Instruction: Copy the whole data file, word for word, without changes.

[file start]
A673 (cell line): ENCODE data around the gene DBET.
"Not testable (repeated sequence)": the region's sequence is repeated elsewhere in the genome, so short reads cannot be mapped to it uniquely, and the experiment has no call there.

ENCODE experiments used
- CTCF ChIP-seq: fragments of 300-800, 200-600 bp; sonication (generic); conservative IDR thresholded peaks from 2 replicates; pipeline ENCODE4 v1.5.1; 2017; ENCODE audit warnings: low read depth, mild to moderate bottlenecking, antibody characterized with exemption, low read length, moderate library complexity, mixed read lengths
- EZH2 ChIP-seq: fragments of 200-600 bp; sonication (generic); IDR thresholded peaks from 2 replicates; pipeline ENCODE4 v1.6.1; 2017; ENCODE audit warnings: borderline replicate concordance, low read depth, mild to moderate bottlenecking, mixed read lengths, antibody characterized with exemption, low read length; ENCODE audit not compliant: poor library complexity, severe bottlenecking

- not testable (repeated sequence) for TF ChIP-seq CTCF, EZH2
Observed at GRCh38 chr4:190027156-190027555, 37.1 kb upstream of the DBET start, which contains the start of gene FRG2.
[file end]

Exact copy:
A673 (cell line): ENCODE data around the gene DBET.
"Not testable (repeated sequence)": the region's sequence is repeated elsewhere in the genome, so short reads cannot be mapped to it uniquely, and the experiment has no call there.

ENCODE experiments used
- CTCF ChIP-seq: fragments of 300-800, 200-600 bp; sonication (generic); conservative IDR thresholded peaks from 2 replicates; pipeline ENCODE4 v1.5.1; 2017; ENCODE audit warnings: low read depth, mild to moderate bottlenecking, antibody characterized with exemption, low read length, moderate library complexity, mixed read lengths
- EZH2 ChIP-seq: fragments of 200-600 bp; sonication (generic); IDR thresholded peaks from 2 replicates; pipeline ENCODE4 v1.6.1; 2017; ENCODE audit warnings: borderline replicate concordance, low read depth, mild to moderate bottlenecking, mixed read lengths, antibody characterized with exemption, low read length; ENCODE audit not compliant: poor library complexity, severe bottlenecking

- not testable (repeated sequence) for TF ChIP-seq CTCF, EZH2
Observed at GRCh38 chr4:190027156-190027555, 37.1 kb upstream of the DBET start, which contains the start of gene FRG2.